“We would grin on one hand,” Zhang recalled due to being fortunate with the business, “but do we have the factories [to produce the products for the customers on time]?” Another challenge was the regulatory uncertainties at the time. Zhang noted that guidance from the governmental regulatory bodies were evolving with the pandemic. Masks that they had purchased in China were prohibited in the United States. But, as soon as they learned of the prohibition, a change of course occurred, allowing the masks.
“We lost a lot of sleep,” Zhang said of the experience. Zhang hired a former Food and Drug Administration attorney to assist with regulatory issues.
In addition to COVID-19 closures, his staff worked at home and the company paid for employees to order computers to work on at home. Like most other places, conference calls and Zoom were a necessity.
Another issue that Zhang and many other companies are facing are the tariffs that have been levied on China since July 2018. Zhang notes that Greater Pacific Industries imports are 80% from China.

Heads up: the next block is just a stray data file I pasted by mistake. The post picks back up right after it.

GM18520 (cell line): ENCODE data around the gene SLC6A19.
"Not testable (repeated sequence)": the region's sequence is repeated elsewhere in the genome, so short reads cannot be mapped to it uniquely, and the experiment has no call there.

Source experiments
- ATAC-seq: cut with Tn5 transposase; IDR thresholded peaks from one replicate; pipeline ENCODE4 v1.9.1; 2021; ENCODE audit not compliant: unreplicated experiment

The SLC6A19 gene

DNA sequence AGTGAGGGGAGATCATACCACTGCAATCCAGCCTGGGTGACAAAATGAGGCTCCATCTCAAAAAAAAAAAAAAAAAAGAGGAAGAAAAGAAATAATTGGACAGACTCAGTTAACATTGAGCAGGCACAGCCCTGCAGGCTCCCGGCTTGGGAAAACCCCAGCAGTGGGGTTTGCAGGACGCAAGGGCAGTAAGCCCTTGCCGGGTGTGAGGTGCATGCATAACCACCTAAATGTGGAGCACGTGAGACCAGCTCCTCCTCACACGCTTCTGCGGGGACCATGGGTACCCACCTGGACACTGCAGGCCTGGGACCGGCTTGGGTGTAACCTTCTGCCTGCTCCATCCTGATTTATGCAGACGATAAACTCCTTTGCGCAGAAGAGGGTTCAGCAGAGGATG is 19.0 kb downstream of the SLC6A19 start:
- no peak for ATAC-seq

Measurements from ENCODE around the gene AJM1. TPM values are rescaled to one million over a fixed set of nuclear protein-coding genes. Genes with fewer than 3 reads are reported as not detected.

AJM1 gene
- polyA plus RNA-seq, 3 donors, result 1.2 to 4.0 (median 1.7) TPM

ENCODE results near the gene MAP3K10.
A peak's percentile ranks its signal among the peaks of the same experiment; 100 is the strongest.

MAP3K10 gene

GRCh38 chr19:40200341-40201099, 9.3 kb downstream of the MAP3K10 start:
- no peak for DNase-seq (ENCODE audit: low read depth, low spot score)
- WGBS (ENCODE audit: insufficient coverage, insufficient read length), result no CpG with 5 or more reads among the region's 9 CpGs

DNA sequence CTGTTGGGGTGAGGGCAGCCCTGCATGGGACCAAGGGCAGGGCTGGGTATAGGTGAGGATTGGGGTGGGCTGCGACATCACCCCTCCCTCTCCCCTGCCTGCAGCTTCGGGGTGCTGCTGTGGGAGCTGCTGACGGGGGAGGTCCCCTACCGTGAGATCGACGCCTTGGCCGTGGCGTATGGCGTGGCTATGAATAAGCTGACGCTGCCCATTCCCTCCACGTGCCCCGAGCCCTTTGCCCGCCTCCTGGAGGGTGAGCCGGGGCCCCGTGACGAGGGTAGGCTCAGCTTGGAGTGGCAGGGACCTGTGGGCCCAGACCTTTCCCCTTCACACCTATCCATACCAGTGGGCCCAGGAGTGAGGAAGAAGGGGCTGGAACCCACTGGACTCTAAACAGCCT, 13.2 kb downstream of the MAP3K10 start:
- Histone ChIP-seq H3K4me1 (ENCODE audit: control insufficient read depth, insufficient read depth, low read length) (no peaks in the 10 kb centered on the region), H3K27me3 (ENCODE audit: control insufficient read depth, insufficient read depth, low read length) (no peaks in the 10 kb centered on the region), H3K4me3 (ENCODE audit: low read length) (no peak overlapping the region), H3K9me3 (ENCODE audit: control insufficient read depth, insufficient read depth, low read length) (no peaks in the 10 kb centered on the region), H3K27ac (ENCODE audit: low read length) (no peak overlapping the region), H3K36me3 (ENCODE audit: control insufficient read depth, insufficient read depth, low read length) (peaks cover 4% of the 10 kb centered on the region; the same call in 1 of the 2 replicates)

“Until tariffs are lifted, prices will rise,” predicted Zhang. The tariffs imposed on Chinese goods during the Trump administration have yet to be lifted under the Biden presidency. President Biden is set to review the first group of tariffs on more than $300 billion worth of Chinese imports.
According to the law in which the tariffs were imposed, they are set to expire within four years. But the U.S. Trade Representative’s office must analyze the effectiveness and consequences of the tariffs prior to its expiration. There is no indication from the Biden administration as to a plan to remove the tariffs. This is a concern for many businesses as the inflation rate continues to rise.
While the official inflation rate is at 7%, Zhang believes that it is actually greater than 20%. As a result of the rising costs, Greater Pacific Industries has had to increase its own prices to its customers. Even with the tariffs in China, Zhang stated that there is not really another alternative partner for his business, due to China’s established supply chain and quality in manufacturing products. He’s indicated that his company has worked with other suppliers, but they do not have the same production as China nor are they as efficient as the Chinese.